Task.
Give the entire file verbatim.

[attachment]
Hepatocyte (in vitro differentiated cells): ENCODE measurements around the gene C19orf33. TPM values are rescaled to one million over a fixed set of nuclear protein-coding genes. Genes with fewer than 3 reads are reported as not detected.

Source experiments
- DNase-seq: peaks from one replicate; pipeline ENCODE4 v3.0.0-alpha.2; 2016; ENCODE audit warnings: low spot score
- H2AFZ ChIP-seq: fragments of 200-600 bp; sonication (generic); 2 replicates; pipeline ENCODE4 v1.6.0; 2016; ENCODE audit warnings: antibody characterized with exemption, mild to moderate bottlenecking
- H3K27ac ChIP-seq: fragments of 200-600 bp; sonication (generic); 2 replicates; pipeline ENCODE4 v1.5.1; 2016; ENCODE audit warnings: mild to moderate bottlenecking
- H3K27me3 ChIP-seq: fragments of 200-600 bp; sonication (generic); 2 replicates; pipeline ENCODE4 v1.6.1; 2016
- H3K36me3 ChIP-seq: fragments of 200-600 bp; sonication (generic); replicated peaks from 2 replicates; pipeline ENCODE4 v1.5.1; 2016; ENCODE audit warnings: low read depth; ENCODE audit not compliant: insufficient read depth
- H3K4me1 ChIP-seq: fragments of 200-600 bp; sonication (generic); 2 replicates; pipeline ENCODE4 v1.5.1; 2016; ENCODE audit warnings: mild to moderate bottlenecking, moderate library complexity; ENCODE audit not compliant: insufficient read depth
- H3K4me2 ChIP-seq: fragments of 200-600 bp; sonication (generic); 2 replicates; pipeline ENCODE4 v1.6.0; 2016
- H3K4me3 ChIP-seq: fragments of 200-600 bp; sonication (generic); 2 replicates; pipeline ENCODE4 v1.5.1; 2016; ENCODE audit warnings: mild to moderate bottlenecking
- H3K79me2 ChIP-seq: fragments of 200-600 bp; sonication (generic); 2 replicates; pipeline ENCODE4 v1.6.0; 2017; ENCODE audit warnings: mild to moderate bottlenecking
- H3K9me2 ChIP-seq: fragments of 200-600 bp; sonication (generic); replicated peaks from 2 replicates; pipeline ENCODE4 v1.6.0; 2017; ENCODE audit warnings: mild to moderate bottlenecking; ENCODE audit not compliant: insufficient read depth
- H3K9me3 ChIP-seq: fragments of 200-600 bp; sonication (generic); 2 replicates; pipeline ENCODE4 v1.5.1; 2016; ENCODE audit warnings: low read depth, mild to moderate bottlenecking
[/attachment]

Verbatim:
Hepatocyte (in vitro differentiated cells): ENCODE measurements around the gene C19orf33. TPM values are rescaled to one million over a fixed set of nuclear protein-coding genes. Genes with fewer than 3 reads are reported as not detected.

Source experiments
- DNase-seq: peaks from one replicate; pipeline ENCODE4 v3.0.0-alpha.2; 2016; ENCODE audit warnings: low spot score
- H2AFZ ChIP-seq: fragments of 200-600 bp; sonication (generic); 2 replicates; pipeline ENCODE4 v1.6.0; 2016; ENCODE audit warnings: antibody characterized with exemption, mild to moderate bottlenecking
- H3K27ac ChIP-seq: fragments of 200-600 bp; sonication (generic); 2 replicates; pipeline ENCODE4 v1.5.1; 2016; ENCODE audit warnings: mild to moderate bottlenecking
- H3K27me3 ChIP-seq: fragments of 200-600 bp; sonication (generic); 2 replicates; pipeline ENCODE4 v1.6.1; 2016
- H3K36me3 ChIP-seq: fragments of 200-600 bp; sonication (generic); replicated peaks from 2 replicates; pipeline ENCODE4 v1.5.1; 2016; ENCODE audit warnings: low read depth; ENCODE audit not compliant: insufficient read depth
- H3K4me1 ChIP-seq: fragments of 200-600 bp; sonication (generic); 2 replicates; pipeline ENCODE4 v1.5.1; 2016; ENCODE audit warnings: mild to moderate bottlenecking, moderate library complexity; ENCODE audit not compliant: insufficient read depth
- H3K4me2 ChIP-seq: fragments of 200-600 bp; sonication (generic); 2 replicates; pipeline ENCODE4 v1.6.0; 2016
- H3K4me3 ChIP-seq: fragments of 200-600 bp; sonication (generic); 2 replicates; pipeline ENCODE4 v1.5.1; 2016; ENCODE audit warnings: mild to moderate bottlenecking
- H3K79me2 ChIP-seq: fragments of 200-600 bp; sonication (generic); 2 replicates; pipeline ENCODE4 v1.6.0; 2017; ENCODE audit warnings: mild to moderate bottlenecking
- H3K9me2 ChIP-seq: fragments of 200-600 bp; sonication (generic); replicated peaks from 2 replicates; pipeline ENCODE4 v1.6.0; 2017; ENCODE audit warnings: mild to moderate bottlenecking; ENCODE audit not compliant: insufficient read depth
- H3K9me3 ChIP-seq: fragments of 200-600 bp; sonication (generic); 2 replicates; pipeline ENCODE4 v1.5.1; 2016; ENCODE audit warnings: low read depth, mild to moderate bottlenecking